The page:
Managing her own changing body and that of her child’s, a mother going through menopause has added challenges that younger mothers don’t face, such as age-related loneliness.
“It’s difficult not having friends who are the same age with children who are also the same age as my daughter,” says Culbert. “My friends all have older kids, so there’s limited shared experience to talk about. Those friendships tend to turn into good acquaintances.”
Older parents may also be a part of the sandwich generation, a.k.a. they’re also caring for their own aging parents. Add to that raising children or teenagers, and you have multiple sets of family members going through puberty — one active and one in reverse — during a potentially very fraught time of life.
How to survive the trip
Every household is different, but holding down some basic coping framework can go a long way toward managing the specifics of harrowing hormones:
- Be open: “Talk about it as a family!” says Bridges. “You might say, ‘This is what is happening to Mom. She might be irritable for no reason, but it’s not anyone’s fault and it will pass.’” Chances are, your kids are going through such highs and lows themselves. In Krupnick’s family, the M.O. is openness. “We’re very comfortable discussing our hormonal changes,” she says.
- Enlist an adult ally: No matter the makeup of your household, your spouse, partner or other adult family member can be a significant ally in coping as a family. “Support in understanding what you are going through and communicating that to the kids on your behalf can really help,” Bridges says.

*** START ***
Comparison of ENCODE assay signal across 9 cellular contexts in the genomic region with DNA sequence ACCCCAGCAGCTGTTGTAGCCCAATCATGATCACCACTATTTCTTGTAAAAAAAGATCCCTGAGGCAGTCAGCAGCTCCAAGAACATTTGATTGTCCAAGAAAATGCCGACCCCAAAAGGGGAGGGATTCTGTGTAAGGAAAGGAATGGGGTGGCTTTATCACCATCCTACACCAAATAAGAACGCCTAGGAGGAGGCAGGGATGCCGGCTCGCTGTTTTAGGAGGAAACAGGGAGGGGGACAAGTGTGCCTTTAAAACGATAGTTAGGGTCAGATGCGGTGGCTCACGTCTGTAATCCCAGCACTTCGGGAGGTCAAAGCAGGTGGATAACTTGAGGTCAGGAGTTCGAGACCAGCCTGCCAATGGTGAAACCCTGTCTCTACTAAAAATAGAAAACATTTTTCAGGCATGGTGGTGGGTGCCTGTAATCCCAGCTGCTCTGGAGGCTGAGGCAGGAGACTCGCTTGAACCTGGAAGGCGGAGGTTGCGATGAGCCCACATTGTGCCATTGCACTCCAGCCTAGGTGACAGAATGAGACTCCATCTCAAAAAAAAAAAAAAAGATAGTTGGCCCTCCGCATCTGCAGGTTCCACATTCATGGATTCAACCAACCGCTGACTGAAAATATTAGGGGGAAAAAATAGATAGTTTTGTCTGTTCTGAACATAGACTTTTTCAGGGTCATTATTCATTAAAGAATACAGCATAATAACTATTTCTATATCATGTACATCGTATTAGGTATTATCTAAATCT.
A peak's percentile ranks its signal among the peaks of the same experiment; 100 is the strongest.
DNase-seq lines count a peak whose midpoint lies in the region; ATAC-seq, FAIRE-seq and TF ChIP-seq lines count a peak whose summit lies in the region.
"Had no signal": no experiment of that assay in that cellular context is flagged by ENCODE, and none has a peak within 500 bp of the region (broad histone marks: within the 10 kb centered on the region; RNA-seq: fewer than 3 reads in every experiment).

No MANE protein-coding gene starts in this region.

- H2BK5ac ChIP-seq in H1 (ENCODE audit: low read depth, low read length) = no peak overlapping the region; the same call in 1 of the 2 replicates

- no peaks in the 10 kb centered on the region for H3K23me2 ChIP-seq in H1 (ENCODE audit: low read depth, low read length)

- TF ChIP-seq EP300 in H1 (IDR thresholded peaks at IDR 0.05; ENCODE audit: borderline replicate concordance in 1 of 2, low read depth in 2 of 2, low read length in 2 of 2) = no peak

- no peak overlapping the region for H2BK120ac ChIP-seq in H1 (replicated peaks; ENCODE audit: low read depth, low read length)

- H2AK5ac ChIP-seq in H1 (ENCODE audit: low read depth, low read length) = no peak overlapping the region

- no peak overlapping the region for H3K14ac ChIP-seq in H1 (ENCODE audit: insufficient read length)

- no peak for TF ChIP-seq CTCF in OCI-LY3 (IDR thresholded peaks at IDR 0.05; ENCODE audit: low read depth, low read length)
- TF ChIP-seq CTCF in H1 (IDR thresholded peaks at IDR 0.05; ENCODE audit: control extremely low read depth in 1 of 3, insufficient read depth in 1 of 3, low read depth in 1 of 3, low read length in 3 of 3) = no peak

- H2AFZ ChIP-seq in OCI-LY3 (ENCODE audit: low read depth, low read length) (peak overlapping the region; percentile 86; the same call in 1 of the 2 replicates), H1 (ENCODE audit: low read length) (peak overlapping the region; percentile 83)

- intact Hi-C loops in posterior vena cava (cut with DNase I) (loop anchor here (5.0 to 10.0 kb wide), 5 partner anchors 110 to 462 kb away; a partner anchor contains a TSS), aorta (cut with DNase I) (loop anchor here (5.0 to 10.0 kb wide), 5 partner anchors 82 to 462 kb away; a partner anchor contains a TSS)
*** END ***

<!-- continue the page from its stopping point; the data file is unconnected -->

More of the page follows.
- Laugh through it: Humor plays a huge role in Krupnick’s household. “My husband is very patient and has learned a lot. He seems to be the primary tampon purchaser these days,” she says. Humor can also loosen up even the more hesitant of family members. “My husband places his hands over his ears and hums when I try to discuss anything related to menses,” says Culbert. But they chuckle about her night sweats: “He remarks about the sheer magnitude of heat I produce during a hot flash at night and how suddenly they come on. We laugh [at that] as for most of our 17 years together I have been perpetually cold.”
- Talk to your physician and friends: Bridges, who practices at the Polyclinic, addresses menopause directly with her patients, discussing physical and emotional changes and what can be done to minimize any discomfort. She’s been there. The mother of three, Bridges says, “my youngest is 18, and we’ve had some fun during those years.” She suggests everything from prioritizing sleep and reducing outside commitments to increasing exercise and seeking hormone replacement, depending on the severity of symptoms. “If your quality of life is really impacted, it’s appropriate to try something different for a few years,” Bridges says. “But simply understanding what it is can be helpful.”
- Practice self-care: Culbert, Krupnick and Bridges each acknowledge the changes in their bodies. “Weight gain has been tough. Is it menopause? My thyroid? My pancreas? My love of chocolate? Probably some combination of all of the above,” says Culbert. Thankfully, the pathos in the process includes humor. “My daughter recently noted a SonoBello TV ad and suggested I consider it. Not the values I want to teach, but it was good for a laugh.”
For Krupnick, exercise has been her source for deliverance. She increased her already vigorous workout routine and reduced sugar in her diet. You’re only as old as you feel, she says. “I also don’t dress or act old — my daughters sometimes borrow my clothes! — so there’s been no capitulation to aging on my part,” she adds. Like Culbert, Bridges embraces humor. “Going shopping with my teenage daughter and everything looks good on her?” she says, laughing. “It’s not gonna happen for me.” And, she says, she’s just fine with that.